The positive externalities of Eminem

And I probably ruined your parents’ life
And your childhood too
‘Cause if I’m the music that y’all grew up on
I’m responsible for you retarded fools
I’m the super villain Dad and Mom was losin’ their marbles to
You marvel that? Eddie Brock is you
And I’m the suit, so call me—

Eminem, 2021, Venom

In complex systems you can’t do one thing. When he was chief economist of Uber, John List and his team ran an experiment to see how tips affected drivers. They rolled out the option to tip in four cities and collected the data. Tips, List wrote, work. When drivers earned more they drove more. But you can’t do just one thing. When tipping expanded to other markets other drivers drove more too. With the increase supply of drivers but the same demand, total earnings with tips were about the same as before. But the drivers ended up working more. It was more per ride but fewer rides.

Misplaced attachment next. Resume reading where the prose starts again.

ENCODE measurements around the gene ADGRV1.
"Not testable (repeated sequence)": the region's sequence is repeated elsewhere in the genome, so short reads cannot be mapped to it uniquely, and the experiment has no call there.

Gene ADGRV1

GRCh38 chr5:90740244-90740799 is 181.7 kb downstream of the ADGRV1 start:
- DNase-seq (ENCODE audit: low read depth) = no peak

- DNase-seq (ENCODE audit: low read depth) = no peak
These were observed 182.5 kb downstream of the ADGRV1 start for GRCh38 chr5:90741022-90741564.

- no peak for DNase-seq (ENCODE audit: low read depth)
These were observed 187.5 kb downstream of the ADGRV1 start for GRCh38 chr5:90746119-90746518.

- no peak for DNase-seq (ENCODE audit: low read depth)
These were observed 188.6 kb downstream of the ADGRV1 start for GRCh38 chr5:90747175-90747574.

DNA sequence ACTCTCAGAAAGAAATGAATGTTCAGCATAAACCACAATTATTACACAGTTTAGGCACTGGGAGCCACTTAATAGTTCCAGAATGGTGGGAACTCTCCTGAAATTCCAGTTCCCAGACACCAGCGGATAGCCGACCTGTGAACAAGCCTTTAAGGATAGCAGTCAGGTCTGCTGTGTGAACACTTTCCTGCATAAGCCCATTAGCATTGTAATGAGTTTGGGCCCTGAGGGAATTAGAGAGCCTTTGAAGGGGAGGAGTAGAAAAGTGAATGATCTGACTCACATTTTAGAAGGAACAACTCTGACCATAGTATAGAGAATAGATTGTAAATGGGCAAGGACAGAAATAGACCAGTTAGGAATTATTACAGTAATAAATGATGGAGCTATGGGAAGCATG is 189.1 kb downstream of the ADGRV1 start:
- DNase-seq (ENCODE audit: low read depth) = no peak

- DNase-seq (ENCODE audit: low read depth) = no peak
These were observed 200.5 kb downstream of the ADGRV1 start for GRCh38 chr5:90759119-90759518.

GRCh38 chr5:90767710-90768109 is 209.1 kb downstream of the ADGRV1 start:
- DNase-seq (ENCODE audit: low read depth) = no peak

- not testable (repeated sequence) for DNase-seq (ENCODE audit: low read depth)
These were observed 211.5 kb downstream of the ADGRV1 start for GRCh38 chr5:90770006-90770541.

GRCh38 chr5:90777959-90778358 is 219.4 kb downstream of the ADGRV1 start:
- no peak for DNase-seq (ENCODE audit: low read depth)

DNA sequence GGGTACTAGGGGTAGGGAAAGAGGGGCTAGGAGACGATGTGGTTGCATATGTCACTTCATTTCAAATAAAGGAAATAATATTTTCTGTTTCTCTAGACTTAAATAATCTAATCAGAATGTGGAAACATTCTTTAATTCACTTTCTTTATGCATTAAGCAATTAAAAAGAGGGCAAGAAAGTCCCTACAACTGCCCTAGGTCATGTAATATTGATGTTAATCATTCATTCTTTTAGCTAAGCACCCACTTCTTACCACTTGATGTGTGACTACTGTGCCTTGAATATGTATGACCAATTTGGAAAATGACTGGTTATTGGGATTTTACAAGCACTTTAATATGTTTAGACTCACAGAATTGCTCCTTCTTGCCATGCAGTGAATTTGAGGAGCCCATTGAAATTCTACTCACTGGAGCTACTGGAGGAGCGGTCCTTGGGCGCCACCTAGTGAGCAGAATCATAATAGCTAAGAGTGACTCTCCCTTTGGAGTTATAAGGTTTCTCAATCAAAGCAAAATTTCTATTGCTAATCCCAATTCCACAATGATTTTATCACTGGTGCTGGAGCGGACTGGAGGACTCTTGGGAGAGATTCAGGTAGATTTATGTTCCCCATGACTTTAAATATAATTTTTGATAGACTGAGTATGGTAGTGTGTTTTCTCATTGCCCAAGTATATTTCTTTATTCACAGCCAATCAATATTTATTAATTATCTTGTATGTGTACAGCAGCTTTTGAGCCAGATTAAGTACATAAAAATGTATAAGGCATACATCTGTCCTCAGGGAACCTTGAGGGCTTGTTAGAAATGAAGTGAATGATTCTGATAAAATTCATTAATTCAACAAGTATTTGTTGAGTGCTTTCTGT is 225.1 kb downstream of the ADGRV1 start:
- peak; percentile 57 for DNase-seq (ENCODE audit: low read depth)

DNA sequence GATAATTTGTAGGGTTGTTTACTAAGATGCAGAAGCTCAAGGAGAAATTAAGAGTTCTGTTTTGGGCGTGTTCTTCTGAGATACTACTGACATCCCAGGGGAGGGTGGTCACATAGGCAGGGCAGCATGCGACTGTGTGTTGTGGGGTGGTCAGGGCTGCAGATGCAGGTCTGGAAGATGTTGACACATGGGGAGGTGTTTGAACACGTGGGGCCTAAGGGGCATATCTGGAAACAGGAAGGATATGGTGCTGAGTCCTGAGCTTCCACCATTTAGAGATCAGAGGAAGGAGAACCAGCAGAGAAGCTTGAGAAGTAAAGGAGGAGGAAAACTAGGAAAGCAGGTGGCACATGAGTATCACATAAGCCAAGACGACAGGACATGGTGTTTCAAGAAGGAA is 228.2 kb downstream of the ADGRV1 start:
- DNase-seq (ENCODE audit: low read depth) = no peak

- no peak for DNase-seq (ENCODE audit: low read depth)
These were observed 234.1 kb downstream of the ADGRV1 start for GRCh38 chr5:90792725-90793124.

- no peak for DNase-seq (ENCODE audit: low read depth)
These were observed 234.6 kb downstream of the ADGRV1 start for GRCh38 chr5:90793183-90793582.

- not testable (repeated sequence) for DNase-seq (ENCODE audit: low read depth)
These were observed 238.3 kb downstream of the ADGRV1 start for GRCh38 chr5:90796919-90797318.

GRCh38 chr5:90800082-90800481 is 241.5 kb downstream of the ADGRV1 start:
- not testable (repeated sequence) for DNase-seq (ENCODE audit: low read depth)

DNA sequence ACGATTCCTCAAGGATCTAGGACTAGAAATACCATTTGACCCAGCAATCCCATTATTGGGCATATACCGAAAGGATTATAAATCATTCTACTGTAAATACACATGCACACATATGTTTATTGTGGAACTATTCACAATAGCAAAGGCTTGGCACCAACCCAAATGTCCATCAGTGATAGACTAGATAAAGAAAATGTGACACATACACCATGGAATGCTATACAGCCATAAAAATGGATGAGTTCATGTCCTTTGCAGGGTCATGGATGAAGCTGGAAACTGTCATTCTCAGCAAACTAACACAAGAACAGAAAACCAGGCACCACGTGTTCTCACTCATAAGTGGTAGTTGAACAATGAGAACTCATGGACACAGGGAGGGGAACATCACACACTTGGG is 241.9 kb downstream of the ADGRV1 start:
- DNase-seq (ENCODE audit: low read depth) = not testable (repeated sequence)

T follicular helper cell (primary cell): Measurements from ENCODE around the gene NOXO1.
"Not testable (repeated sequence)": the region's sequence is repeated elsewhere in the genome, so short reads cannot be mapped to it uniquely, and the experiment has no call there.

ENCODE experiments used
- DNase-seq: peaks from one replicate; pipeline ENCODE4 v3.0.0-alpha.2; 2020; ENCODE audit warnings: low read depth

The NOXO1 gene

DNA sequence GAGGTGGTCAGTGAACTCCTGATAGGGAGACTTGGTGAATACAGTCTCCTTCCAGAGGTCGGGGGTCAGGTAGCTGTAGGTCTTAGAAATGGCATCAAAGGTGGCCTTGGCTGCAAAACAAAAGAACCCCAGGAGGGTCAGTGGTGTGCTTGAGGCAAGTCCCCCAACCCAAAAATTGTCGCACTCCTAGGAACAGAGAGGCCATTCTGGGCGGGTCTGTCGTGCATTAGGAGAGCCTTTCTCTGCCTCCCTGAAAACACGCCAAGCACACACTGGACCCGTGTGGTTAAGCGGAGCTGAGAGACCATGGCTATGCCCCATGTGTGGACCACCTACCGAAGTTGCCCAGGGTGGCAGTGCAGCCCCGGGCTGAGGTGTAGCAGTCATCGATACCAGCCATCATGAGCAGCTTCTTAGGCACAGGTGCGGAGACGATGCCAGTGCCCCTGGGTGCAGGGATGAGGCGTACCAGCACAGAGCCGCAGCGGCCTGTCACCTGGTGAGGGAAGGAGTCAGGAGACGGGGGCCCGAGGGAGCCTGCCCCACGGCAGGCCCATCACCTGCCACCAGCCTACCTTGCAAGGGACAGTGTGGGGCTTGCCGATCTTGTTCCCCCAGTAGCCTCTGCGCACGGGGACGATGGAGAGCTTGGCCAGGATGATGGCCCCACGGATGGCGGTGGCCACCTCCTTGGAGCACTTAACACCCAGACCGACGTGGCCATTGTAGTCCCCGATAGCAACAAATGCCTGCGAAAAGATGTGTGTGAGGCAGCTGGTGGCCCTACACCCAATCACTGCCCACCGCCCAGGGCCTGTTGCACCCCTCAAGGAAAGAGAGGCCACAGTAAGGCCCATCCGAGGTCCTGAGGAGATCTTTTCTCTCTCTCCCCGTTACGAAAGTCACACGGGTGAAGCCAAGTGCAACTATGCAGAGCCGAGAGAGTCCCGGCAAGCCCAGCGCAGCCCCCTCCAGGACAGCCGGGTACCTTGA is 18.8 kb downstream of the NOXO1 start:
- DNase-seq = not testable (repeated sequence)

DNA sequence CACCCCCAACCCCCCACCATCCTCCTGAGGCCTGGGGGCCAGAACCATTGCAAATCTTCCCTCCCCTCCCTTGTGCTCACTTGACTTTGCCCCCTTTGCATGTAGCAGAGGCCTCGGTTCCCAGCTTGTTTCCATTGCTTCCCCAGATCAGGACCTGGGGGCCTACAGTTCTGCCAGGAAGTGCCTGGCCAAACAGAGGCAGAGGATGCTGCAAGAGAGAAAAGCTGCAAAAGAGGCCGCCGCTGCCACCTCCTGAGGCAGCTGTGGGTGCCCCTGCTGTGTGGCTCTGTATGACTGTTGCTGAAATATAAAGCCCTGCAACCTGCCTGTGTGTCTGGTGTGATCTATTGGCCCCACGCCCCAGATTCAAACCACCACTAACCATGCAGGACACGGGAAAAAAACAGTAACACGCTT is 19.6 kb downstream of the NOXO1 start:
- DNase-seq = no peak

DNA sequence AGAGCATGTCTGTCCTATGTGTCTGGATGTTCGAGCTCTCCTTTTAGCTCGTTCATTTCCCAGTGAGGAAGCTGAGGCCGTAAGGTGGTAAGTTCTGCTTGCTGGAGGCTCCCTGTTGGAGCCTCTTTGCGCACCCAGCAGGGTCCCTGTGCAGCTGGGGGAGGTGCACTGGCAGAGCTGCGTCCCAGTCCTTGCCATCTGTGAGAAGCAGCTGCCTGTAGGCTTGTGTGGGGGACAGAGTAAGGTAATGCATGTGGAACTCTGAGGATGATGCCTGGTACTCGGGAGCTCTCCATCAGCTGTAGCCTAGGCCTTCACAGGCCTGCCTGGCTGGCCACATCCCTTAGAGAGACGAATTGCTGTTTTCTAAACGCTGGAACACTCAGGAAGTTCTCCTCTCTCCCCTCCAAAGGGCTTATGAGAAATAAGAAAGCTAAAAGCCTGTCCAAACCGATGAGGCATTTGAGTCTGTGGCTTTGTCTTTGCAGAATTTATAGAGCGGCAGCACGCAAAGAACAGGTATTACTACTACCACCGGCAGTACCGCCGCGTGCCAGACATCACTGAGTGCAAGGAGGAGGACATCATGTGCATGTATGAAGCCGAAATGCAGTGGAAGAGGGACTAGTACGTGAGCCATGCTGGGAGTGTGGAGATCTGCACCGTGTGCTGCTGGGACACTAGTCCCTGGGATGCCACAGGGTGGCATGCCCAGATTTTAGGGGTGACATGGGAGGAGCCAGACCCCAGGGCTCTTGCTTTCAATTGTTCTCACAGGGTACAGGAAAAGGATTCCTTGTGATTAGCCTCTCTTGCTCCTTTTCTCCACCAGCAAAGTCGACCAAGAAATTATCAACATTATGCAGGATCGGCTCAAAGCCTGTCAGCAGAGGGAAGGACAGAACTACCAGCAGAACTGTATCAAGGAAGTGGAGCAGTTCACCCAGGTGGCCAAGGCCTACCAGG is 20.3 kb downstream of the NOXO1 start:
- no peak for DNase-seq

As a teen I remember big concerns about what music teens listened to. In 1990 the parental advisory label started to appear on CDs. In 1997 Eminem release The Slim Shady LP. That music was for my car only, not the house. Eminem gets this. “I’m the super villain Dad and Mom was losin’ their marbles to”. It was NOT GOOD that we were listening to this.

Maybe?

List’s Uber experiment explains an externality. Do one thing and this other thing happens too. Eminem’s other thing is health. Venom is my favorite workout song and Eminem is the 13th most popular artist on Spotify with fifty-three million plays. A month! That’s 100k hours a day. If one-fourth of those hours are someone exercising, that’s 14,000 pounds lost each month.

Behavior change starts with easily understood stories. Tell someone a story they agree with, or understand, or can tell to others (which raises their status). Eminem’s explicit lyrics are something to warn against. But telling a positive story through some Fermi thinking sounds good too.